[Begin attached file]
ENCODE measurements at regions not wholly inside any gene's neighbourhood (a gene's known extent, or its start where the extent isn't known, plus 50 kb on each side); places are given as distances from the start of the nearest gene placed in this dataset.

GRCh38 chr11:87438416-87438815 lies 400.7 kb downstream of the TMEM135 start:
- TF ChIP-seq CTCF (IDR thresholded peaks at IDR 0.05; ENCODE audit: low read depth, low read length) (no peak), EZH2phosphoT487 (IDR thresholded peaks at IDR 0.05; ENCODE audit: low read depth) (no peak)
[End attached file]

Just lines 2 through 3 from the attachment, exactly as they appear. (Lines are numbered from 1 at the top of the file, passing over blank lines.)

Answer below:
GRCh38 chr11:87438416-87438815 lies 400.7 kb downstream of the TMEM135 start:
- TF ChIP-seq CTCF (IDR thresholded peaks at IDR 0.05; ENCODE audit: low read depth, low read length) (no peak), EZH2phosphoT487 (IDR thresholded peaks at IDR 0.05; ENCODE audit: low read depth) (no peak)